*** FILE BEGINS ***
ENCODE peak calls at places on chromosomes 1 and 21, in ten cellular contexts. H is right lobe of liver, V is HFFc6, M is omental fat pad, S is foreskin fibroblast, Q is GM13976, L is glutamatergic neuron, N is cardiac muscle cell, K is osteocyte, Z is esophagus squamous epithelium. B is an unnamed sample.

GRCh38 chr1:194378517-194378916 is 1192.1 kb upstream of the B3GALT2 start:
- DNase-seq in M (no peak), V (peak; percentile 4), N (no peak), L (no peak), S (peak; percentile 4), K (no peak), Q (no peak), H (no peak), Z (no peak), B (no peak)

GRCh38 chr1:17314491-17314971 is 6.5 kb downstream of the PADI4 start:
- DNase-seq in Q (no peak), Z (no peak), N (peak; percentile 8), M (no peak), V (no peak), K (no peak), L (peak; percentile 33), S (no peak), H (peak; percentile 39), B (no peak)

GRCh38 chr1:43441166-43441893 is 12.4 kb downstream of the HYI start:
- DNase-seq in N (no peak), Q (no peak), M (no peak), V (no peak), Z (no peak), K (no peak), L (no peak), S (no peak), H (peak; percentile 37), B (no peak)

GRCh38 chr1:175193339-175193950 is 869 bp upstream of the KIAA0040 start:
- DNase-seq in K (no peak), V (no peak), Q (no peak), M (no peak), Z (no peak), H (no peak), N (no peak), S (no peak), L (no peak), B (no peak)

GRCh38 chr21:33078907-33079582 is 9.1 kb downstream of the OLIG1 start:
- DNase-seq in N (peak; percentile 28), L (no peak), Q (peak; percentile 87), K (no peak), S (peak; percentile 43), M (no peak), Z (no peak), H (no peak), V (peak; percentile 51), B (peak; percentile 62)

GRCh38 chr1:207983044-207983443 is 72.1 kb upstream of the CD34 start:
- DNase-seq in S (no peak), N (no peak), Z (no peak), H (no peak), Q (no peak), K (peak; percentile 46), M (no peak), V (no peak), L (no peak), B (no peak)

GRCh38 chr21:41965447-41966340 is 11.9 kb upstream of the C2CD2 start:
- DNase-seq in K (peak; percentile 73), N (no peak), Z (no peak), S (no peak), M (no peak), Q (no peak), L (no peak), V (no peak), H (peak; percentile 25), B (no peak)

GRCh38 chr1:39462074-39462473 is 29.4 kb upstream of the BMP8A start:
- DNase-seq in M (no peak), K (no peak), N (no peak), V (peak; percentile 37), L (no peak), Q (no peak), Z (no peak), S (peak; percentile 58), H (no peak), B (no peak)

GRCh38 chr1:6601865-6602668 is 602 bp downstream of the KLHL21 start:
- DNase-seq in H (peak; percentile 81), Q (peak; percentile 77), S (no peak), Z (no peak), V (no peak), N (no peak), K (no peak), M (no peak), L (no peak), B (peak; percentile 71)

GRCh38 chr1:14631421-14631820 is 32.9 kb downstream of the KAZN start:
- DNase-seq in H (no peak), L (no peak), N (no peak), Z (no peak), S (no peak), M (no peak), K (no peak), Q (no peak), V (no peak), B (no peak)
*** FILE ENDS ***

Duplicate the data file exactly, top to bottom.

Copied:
ENCODE peak calls at places on chromosomes 1 and 21, in ten cellular contexts. H is right lobe of liver, V is HFFc6, M is omental fat pad, S is foreskin fibroblast, Q is GM13976, L is glutamatergic neuron, N is cardiac muscle cell, K is osteocyte, Z is esophagus squamous epithelium. B is an unnamed sample.

GRCh38 chr1:194378517-194378916 is 1192.1 kb upstream of the B3GALT2 start:
- DNase-seq in M (no peak), V (peak; percentile 4), N (no peak), L (no peak), S (peak; percentile 4), K (no peak), Q (no peak), H (no peak), Z (no peak), B (no peak)

GRCh38 chr1:17314491-17314971 is 6.5 kb downstream of the PADI4 start:
- DNase-seq in Q (no peak), Z (no peak), N (peak; percentile 8), M (no peak), V (no peak), K (no peak), L (peak; percentile 33), S (no peak), H (peak; percentile 39), B (no peak)

GRCh38 chr1:43441166-43441893 is 12.4 kb downstream of the HYI start:
- DNase-seq in N (no peak), Q (no peak), M (no peak), V (no peak), Z (no peak), K (no peak), L (no peak), S (no peak), H (peak; percentile 37), B (no peak)

GRCh38 chr1:175193339-175193950 is 869 bp upstream of the KIAA0040 start:
- DNase-seq in K (no peak), V (no peak), Q (no peak), M (no peak), Z (no peak), H (no peak), N (no peak), S (no peak), L (no peak), B (no peak)

GRCh38 chr21:33078907-33079582 is 9.1 kb downstream of the OLIG1 start:
- DNase-seq in N (peak; percentile 28), L (no peak), Q (peak; percentile 87), K (no peak), S (peak; percentile 43), M (no peak), Z (no peak), H (no peak), V (peak; percentile 51), B (peak; percentile 62)

GRCh38 chr1:207983044-207983443 is 72.1 kb upstream of the CD34 start:
- DNase-seq in S (no peak), N (no peak), Z (no peak), H (no peak), Q (no peak), K (peak; percentile 46), M (no peak), V (no peak), L (no peak), B (no peak)

GRCh38 chr21:41965447-41966340 is 11.9 kb upstream of the C2CD2 start:
- DNase-seq in K (peak; percentile 73), N (no peak), Z (no peak), S (no peak), M (no peak), Q (no peak), L (no peak), V (no peak), H (peak; percentile 25), B (no peak)

GRCh38 chr1:39462074-39462473 is 29.4 kb upstream of the BMP8A start:
- DNase-seq in M (no peak), K (no peak), N (no peak), V (peak; percentile 37), L (no peak), Q (no peak), Z (no peak), S (peak; percentile 58), H (no peak), B (no peak)

GRCh38 chr1:6601865-6602668 is 602 bp downstream of the KLHL21 start:
- DNase-seq in H (peak; percentile 81), Q (peak; percentile 77), S (no peak), Z (no peak), V (no peak), N (no peak), K (no peak), M (no peak), L (no peak), B (peak; percentile 71)

GRCh38 chr1:14631421-14631820 is 32.9 kb downstream of the KAZN start:
- DNase-seq in H (no peak), L (no peak), N (no peak), Z (no peak), S (no peak), M (no peak), K (no peak), Q (no peak), V (no peak), B (no peak)